After Grenfell: Reliable Design, Supply & Construction Essential !

2017-10-10:  After the Grenfell Tower Fire Tragedy in London, on 14 June 2017, the integrity of the English Regulatory and Technical/Building Control Systems is now so compromised that a complete Systems Transformation is immediately required !   Closer to home, here in Ireland … what nobody is daring to say, even our tame media, is that Our Regulatory System is based very closely on the English System.  And Our Technical/Building Control System is purposefully under-resourced … so it is weak and ineffective.

Let there be no confusion … Priory Hall and Longboat Quay, both in Dublin, are just the tip of an enormous iceberg …

Colour photograph showing the Grenfell Tower Fire, in London … early in the morning, after dawn, on Wednesday, 14 June 2017.  Harsh, tragic Reality !  Click to enlarge.

So where do we start again ?

Reality – Reliability – Redundancy – Resilience !

With regard to Reliable Fire Engineering Related Design, Supply and Construction … this is how we must proceed …

  1. Design of the works is exercised by an independent, appropriately qualified and experienced architect/engineer/fire engineer, with design competence relating to the fire protection of buildings ;
  1. Supply of fire safety related construction products/systems to the works is undertaken by reputable organizations with construction competence, particularly in relation to the fire protection of buildings ;
  1. Installation/fitting of fire safety related construction products/systems is exercised by appropriately qualified and experienced personnel, with construction competence relating to the fire protection of buildings ;
  1. Supervision of the works is exercised by appropriately qualified and experienced personnel from the principal construction organization ;
  1. Regular inspections, by appropriately qualified and experienced personnel familiar with the design, and independent of both the design and construction organizations, are carried out to verify that the works are being executed in accordance with the design.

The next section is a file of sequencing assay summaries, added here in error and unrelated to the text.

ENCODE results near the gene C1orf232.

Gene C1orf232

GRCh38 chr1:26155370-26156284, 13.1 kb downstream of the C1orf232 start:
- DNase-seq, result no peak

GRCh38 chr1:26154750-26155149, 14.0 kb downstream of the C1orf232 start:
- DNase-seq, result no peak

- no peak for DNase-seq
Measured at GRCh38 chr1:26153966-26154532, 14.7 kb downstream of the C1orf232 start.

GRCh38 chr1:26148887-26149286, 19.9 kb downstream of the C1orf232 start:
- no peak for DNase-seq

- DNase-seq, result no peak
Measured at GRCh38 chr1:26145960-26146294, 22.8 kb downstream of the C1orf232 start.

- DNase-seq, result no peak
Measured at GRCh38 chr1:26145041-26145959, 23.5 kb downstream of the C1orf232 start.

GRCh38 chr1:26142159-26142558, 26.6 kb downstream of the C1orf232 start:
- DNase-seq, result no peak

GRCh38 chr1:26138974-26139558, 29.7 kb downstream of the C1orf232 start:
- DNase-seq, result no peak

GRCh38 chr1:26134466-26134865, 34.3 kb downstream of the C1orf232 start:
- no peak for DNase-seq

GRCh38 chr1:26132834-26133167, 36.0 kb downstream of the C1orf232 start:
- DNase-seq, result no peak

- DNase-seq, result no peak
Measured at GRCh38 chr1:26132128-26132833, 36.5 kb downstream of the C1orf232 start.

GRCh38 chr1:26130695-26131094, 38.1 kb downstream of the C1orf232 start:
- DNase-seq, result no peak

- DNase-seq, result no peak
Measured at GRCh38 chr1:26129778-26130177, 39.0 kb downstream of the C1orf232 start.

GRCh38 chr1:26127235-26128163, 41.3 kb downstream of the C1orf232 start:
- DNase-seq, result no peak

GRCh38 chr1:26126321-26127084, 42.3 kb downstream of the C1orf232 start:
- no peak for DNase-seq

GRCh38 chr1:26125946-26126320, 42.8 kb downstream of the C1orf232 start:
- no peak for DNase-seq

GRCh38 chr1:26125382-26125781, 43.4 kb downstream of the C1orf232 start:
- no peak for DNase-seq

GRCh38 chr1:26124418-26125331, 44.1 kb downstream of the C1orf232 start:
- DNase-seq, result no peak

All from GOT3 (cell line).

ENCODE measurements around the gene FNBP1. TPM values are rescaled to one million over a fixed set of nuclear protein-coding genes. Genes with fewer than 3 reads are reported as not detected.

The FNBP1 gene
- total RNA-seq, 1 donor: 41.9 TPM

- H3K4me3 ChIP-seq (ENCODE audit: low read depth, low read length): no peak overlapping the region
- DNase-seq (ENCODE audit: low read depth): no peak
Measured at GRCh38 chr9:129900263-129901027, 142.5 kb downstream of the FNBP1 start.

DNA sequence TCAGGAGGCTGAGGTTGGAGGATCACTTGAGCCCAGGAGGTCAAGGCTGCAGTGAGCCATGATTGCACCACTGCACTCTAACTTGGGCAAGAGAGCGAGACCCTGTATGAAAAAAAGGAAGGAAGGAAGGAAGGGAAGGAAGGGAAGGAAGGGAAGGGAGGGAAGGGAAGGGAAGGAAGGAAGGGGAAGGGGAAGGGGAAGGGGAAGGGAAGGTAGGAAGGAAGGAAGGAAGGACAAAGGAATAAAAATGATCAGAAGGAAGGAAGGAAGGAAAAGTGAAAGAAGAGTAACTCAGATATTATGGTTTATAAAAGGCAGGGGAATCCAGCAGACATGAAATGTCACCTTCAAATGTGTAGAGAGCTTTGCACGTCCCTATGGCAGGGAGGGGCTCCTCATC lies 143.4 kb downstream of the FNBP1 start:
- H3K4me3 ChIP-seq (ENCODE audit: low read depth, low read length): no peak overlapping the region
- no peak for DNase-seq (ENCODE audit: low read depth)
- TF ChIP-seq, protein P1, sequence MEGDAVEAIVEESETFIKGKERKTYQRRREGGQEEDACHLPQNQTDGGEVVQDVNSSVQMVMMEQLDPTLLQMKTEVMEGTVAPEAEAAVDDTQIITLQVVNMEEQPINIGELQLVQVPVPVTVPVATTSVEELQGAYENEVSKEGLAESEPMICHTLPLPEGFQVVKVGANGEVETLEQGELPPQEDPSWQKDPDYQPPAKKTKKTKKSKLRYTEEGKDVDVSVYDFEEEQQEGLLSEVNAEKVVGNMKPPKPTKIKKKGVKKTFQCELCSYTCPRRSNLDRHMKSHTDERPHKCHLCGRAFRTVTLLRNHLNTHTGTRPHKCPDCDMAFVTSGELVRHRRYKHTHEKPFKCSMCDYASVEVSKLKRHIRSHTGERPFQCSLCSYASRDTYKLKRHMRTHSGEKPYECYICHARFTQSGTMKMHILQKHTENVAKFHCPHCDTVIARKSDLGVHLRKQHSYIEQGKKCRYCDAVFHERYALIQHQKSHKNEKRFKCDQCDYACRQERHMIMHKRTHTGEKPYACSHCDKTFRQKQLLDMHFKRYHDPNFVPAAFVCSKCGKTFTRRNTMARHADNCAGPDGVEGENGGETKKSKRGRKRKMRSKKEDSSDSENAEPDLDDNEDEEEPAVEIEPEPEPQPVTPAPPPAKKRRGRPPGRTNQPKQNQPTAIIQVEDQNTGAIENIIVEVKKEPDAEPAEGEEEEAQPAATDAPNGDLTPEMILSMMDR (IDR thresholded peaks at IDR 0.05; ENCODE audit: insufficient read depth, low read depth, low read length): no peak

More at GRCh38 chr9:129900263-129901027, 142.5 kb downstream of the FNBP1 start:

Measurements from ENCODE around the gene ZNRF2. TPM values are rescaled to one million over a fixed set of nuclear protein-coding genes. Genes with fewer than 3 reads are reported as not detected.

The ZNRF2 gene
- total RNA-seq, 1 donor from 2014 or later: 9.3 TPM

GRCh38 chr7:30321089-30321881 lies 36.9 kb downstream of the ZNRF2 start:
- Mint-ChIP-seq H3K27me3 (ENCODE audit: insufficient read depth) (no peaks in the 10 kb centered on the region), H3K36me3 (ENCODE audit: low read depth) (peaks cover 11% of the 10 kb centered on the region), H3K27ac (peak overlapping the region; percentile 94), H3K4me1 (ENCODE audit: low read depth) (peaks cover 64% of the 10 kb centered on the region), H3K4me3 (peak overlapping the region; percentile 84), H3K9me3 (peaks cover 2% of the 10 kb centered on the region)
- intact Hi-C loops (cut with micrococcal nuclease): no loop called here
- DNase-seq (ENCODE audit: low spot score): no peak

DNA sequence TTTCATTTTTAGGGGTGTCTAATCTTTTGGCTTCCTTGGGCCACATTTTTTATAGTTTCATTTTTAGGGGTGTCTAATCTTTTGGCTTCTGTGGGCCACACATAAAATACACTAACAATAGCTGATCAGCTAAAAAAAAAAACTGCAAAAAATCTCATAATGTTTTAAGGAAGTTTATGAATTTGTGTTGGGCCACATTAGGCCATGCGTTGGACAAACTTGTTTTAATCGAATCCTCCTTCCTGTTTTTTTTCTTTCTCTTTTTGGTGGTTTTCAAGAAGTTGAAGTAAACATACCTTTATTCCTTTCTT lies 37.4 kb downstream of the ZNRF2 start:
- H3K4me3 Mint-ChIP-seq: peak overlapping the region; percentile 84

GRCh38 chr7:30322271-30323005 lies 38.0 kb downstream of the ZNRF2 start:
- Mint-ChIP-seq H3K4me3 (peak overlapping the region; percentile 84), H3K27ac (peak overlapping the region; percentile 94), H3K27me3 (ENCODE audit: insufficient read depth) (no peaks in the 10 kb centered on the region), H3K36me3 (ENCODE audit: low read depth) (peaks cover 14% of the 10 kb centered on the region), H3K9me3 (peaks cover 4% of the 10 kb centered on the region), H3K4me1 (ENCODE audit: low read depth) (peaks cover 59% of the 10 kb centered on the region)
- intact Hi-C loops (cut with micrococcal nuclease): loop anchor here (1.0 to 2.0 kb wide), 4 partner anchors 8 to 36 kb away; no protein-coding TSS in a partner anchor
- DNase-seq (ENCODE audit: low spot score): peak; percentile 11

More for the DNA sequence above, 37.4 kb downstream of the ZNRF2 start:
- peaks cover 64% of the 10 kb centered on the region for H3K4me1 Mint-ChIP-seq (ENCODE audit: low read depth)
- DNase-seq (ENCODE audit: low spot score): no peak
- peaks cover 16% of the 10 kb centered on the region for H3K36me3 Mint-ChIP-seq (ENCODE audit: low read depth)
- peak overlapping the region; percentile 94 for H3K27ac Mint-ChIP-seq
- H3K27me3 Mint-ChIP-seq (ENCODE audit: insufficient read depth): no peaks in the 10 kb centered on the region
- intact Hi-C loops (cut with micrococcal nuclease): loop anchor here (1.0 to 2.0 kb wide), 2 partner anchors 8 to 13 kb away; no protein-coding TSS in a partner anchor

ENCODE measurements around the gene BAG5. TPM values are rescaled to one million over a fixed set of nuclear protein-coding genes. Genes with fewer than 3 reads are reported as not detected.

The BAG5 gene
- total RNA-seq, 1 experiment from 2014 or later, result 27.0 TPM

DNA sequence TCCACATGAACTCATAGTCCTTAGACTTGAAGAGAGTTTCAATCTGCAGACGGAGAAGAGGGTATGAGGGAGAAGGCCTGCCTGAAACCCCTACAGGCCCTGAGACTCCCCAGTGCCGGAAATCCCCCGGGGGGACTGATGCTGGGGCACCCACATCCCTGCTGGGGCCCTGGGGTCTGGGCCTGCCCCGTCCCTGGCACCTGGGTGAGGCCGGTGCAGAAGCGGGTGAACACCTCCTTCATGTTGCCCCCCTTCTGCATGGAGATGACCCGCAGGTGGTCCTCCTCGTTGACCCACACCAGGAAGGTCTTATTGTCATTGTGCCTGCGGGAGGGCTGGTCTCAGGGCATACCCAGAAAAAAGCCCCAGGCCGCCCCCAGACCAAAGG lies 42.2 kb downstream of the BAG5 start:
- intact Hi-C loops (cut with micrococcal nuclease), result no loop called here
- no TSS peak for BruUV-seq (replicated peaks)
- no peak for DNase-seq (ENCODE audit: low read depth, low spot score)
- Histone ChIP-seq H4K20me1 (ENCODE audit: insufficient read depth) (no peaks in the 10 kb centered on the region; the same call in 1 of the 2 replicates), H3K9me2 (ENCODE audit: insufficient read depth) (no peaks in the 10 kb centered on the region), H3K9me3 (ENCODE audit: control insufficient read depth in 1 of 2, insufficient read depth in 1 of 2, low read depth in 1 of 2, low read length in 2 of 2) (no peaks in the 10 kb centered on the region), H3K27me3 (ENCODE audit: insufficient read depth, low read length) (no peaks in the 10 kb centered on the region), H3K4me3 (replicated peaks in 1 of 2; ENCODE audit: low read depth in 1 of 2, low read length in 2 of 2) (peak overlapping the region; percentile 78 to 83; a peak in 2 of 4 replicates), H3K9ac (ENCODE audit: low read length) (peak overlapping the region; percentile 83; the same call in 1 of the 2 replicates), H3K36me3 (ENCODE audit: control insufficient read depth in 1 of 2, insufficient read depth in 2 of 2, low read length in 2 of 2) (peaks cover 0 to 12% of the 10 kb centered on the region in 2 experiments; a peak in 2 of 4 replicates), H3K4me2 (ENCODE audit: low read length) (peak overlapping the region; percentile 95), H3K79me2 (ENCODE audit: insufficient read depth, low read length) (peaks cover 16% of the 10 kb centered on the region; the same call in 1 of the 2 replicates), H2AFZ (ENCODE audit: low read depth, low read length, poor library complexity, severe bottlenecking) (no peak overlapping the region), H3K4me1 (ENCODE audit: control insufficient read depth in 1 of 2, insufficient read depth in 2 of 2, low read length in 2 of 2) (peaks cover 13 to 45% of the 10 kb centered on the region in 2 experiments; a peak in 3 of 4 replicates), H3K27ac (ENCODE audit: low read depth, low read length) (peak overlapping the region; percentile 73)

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SFE Work Programme 2017 – Want To Get Involved & Help ??

2017-01-05:  Happy New Year to All and One !


The creative, person-centred and ethical fire engineering response – in resilient built or wrought form, and using smart systems – to the intricate, open, dynamic and continually evolving concept of Sustainable Human & Social Development … the many aspects of which must receive balanced and synchronous consideration.


 1.  Fire Safety for ALL – Not Just for SOME People.  Nobody Left Behind !

Do Building Designers and Fire Engineers have any understanding of what it feels like to be left behind in a fire emergency … perhaps to die ?

Do Building Designers and Fire Engineers have any understanding of the ‘real’ people who use their buildings … or their ‘real’ needs ?

2.  Firefighter Safety – It’s So Easy to Dramatically Improve Their Safety At A Fire Scene !   A Firefighter’s Protective Clothing and Equipment are not enough !

Conscious awareness of this issue by Building Designers and Fire Engineers is required … and appropriate education/training.

3.  Property Protection – A Minor Code Fire Safety Objective, Insofar As It Is Necessary to Protect the Safety of Building Users … Only !

Fire damage and post-fire reconstruction/refurbishment are a huge waste of resources.  On the other hand, protection of an organization’s image/brand is important … and business continuity is essential.

Heritage Fire Losses cannot be replaced !

To properly protect Society and the interests of a Client/Client Organization … Building Designers and Fire Engineers are ethically bound to clearly explain the limitations of Code and Standard Fire Safety Objectives to their Client/Client Organization.

4.  Environmental Impact – Prevention Is Far, Far Better Than Cure.  Instead of resisting, and erecting ‘professional’ barriers … Spatial Planners, Building Designers and Fire Engineers must begin to properly understand this concept … and act ethically to defend and protect the environment !